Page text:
Fiber composition (%) = (Weight count/ total weighted count) x 100
Now, let’s do the experiment part.
What will you need?
- Binocular compound light microscope with Abbe condenser
- Magnification: up to x400 (x40, x100, and x400)
- One eyepiece fitted with the crosshair
- Multistation tally course— counting fibers
- Glass slides and coverslips
- From 0.5ml of prepared sample, make it dry over slide.
- Start analyzing samples from the top corner and move horizontally.
- Each fiber type is counted (multistation tally counter) and features are noted that passed over by crosshair.
- As one line is completed, the sample stage is moved 5 mm vertically down, and again start analyzing the same.
- It is recommended to take at least 200 total fiber counts.
Note: For forensic purposes, a multistation tally counter should be used to count various types of fibers in a single run, which helps you in presenting your findings with more generalized results (quantitatively).
Forensic Rules for Using Multistation Tally Counter for Fibers and Pulp
- At Least 200 total fiber counts. Some FDU (forensic document units) standardized to check at least 800 total fiber counts.
- When a single fiber is long enough to pass through more than once crosshair center, it is counted only once.
- Very fine fragments should be ignored.
- Each fiber in a bundle is counted.
Let’s do the practice:
Following are the fiber count values of a paper that the examiner observed with respect to fiber/pulp types.
|Fiber Types||Fiber count||Multiplying Factor|
Step 1: Calculating Weight Count Values
- Weight count value for Bleached softwood= 245 x 0.9= 220.5
- Similarly, bleached hardwood value=124.4, and
- Mechanical softwood value= 97.2
Thus, total weight count value = 442.1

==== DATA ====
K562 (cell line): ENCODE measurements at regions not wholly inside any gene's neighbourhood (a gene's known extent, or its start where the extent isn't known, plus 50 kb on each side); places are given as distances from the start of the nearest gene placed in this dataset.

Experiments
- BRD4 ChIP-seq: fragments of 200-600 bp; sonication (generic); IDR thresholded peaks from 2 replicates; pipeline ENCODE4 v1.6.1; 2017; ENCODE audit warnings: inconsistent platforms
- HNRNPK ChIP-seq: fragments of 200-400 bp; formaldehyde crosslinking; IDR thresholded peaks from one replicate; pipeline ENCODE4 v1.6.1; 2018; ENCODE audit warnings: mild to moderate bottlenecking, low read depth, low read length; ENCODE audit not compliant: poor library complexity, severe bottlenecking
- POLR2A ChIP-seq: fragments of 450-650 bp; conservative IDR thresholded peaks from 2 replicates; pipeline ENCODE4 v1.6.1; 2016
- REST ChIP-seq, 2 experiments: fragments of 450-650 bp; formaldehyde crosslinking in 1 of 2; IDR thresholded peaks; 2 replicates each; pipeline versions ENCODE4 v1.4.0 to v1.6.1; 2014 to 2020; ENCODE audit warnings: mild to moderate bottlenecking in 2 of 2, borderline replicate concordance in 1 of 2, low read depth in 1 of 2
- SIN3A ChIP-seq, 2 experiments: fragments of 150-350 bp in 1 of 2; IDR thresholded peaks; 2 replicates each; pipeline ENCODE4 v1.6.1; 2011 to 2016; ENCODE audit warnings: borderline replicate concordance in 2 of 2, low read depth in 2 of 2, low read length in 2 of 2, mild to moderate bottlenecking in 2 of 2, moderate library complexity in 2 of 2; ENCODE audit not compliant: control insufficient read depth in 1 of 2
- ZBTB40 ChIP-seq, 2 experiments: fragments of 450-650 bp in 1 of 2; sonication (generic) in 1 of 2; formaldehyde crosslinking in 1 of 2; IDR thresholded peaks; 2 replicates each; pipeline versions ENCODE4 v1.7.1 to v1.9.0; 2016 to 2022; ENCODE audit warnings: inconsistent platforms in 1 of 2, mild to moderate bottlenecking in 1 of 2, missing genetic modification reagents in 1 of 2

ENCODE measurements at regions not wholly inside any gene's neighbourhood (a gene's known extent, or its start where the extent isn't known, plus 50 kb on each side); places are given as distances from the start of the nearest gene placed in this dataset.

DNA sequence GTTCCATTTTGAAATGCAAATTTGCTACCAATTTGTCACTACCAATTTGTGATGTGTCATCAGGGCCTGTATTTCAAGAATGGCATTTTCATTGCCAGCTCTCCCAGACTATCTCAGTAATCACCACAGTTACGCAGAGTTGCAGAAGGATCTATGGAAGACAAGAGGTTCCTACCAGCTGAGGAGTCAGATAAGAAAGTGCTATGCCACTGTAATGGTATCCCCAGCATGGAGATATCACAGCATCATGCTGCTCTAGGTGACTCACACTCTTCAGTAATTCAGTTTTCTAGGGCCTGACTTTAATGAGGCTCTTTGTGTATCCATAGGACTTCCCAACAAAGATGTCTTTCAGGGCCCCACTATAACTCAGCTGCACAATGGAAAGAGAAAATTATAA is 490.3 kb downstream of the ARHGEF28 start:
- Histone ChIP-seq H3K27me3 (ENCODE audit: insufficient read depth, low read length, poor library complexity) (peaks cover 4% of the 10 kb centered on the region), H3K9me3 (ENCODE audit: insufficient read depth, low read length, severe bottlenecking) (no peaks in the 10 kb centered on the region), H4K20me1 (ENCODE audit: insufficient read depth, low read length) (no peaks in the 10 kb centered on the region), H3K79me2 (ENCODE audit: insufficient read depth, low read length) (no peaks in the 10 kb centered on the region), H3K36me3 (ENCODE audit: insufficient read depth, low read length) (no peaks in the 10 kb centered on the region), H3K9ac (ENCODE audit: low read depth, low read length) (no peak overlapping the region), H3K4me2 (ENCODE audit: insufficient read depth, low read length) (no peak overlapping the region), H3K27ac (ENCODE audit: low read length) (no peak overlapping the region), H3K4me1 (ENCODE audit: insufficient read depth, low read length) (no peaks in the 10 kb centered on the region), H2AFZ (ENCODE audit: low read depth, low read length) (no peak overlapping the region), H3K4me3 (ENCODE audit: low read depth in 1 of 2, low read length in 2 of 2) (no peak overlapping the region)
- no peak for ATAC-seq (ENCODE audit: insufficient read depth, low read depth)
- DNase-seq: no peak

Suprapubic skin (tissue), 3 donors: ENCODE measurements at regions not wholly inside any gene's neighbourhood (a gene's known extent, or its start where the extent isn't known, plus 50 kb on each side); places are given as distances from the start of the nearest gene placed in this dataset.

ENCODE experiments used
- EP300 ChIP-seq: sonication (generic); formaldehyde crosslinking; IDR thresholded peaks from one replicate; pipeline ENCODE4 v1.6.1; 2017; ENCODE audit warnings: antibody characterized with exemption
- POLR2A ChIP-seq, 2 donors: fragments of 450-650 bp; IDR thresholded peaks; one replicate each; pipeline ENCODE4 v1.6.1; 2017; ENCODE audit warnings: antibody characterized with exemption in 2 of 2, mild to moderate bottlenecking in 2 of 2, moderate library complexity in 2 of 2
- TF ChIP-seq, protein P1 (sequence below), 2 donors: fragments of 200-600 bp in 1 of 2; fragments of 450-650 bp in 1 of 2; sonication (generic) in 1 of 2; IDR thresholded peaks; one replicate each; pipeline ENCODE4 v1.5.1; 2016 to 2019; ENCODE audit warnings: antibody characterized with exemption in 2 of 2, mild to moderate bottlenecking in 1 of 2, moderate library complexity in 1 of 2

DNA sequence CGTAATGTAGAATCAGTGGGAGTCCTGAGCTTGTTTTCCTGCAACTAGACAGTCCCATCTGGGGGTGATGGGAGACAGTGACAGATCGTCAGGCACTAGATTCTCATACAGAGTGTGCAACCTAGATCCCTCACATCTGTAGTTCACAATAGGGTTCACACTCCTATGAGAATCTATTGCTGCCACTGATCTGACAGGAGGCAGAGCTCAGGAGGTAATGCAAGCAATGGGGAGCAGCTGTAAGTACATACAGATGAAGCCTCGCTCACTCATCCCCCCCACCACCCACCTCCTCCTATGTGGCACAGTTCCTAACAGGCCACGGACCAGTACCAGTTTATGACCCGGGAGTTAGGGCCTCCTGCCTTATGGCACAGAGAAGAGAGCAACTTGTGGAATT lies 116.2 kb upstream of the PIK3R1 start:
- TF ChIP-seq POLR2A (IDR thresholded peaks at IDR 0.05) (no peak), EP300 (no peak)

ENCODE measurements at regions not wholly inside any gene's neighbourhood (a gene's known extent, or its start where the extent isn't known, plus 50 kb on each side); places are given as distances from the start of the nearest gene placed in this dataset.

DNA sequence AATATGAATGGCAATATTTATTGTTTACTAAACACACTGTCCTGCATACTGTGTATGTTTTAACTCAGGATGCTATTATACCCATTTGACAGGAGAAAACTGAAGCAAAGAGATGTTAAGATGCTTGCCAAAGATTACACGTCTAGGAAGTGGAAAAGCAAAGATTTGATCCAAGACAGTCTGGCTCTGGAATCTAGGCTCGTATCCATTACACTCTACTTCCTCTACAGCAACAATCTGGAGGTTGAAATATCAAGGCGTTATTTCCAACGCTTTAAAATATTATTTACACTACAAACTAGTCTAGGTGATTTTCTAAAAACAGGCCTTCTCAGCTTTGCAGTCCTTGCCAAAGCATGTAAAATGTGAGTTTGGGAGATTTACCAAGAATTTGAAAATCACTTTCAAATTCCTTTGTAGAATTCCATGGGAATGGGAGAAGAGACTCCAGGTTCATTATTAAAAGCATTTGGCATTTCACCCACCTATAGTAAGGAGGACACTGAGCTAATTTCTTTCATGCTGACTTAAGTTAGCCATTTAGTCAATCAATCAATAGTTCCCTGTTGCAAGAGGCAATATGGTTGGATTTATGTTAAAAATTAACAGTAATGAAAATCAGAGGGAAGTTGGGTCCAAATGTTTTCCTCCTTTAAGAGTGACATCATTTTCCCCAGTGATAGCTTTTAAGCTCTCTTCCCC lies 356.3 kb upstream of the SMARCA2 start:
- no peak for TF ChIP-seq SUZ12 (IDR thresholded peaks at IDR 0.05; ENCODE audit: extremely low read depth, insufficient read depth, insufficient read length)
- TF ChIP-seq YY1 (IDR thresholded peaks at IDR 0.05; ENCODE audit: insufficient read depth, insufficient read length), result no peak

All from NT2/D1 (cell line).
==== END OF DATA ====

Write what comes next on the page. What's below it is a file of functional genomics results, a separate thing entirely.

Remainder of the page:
Step 2: Finding Fiber Composition Percentage
- Fiber % for Bleached softwood= (220.5/ 442.1) x100= 49.87%
- Fiber % of bleached hardwood= (124.4/ 442.1) x 100= 28.13%
- Fiber % of mechanical softwood= (97.2/ 442.1) x 100= 21.98%
After coming up with the specific fiber%, the examiner has to compare them with manufactured samples of known compositions.
In most cases, there might be a variation of % composition. As a result, the examiner should take this into consideration as well. Any variation of more than 3% is considered a different paper.
Different small paper manufacturers from a locality usually share relatively the same pulp composition and raw materials. Second, there is no ground rule for setting and using non-paper fibers. This leads to the addition of different kinds of fiber. Thus, the examiner should have the experience to detect these minor differences between two fibers species.
It is a collection of standard known fibers for comparison with the questioned documents. The record is maintained by the Institute of Paper Chemistry (est.1929), Appleton, Wisconsin (now moved to Atlanta, Georgia).
- Morphology of pulp fiber from hardwoods and influence on paper strength by Horn (source)
- Stains for the Determination of Paper Components and Paper Defects (source)
- Morphological characterization of pulps to control paper properties (source)
- Scientific Examination of Questioned Documents [book]
- The practical identification of Wood Pulp Fibers by Parham and Gray (source)